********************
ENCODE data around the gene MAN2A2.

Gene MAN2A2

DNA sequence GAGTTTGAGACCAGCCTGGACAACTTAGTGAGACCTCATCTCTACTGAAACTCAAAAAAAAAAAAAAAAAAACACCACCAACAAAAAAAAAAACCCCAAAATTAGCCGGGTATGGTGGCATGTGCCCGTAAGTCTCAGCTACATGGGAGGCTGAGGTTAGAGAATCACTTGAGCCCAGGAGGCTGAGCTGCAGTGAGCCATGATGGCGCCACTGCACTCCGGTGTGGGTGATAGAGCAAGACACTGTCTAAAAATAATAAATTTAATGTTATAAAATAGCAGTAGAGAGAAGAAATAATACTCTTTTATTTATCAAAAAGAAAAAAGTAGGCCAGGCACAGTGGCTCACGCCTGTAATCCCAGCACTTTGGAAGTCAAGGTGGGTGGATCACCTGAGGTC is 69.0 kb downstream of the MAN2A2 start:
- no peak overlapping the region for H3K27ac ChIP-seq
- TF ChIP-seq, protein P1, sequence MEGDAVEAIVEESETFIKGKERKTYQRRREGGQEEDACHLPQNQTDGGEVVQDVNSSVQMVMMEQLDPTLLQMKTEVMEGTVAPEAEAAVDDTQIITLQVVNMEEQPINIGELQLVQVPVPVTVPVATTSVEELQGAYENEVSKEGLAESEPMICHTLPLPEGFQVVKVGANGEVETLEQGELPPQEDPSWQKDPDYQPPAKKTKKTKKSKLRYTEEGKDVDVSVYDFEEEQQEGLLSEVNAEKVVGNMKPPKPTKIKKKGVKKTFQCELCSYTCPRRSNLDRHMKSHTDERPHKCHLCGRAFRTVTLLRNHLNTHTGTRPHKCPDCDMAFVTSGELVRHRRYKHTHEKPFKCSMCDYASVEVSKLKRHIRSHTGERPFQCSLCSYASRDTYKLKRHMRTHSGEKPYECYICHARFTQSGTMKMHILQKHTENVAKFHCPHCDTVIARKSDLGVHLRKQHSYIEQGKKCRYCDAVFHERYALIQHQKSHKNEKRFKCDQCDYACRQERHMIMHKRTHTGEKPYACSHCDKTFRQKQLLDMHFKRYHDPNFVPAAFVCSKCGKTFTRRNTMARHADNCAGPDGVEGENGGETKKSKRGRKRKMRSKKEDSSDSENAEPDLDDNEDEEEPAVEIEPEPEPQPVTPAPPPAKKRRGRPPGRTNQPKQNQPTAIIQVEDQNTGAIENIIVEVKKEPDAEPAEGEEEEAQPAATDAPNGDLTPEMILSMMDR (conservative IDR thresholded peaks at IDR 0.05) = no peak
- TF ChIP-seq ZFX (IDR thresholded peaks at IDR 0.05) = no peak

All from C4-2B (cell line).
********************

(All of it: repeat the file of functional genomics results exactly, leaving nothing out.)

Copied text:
ENCODE data around the gene MAN2A2.

Gene MAN2A2

DNA sequence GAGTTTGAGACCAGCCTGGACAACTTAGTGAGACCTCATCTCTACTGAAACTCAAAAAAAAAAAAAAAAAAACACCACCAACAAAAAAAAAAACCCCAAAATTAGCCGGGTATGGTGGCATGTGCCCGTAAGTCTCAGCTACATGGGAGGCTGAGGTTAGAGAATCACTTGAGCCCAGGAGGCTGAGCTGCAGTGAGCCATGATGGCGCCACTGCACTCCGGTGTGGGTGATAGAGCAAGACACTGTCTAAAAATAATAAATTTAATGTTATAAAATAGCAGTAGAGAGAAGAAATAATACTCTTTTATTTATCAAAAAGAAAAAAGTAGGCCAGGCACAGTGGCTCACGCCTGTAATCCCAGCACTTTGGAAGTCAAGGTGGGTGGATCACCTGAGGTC is 69.0 kb downstream of the MAN2A2 start:
- no peak overlapping the region for H3K27ac ChIP-seq
- TF ChIP-seq, protein P1, sequence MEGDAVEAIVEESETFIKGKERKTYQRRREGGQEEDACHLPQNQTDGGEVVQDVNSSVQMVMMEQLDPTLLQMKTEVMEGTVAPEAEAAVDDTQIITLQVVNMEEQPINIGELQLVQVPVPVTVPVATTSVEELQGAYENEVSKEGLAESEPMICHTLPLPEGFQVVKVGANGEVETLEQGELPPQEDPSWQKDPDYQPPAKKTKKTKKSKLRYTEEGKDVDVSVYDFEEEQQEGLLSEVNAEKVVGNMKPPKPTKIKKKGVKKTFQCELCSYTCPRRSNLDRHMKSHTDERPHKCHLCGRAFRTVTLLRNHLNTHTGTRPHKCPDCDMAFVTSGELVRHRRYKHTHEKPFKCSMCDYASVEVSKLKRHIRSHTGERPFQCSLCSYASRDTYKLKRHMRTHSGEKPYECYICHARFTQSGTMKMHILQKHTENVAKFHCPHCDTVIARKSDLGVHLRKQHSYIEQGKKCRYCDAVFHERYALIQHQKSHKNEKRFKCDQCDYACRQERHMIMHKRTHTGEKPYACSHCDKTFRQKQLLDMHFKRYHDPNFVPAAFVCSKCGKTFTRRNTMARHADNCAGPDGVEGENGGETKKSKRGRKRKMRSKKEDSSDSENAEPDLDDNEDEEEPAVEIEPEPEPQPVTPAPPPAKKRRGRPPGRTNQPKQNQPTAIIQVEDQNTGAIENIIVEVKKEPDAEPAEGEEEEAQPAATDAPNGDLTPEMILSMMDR (conservative IDR thresholded peaks at IDR 0.05) = no peak
- TF ChIP-seq ZFX (IDR thresholded peaks at IDR 0.05) = no peak

All from C4-2B (cell line).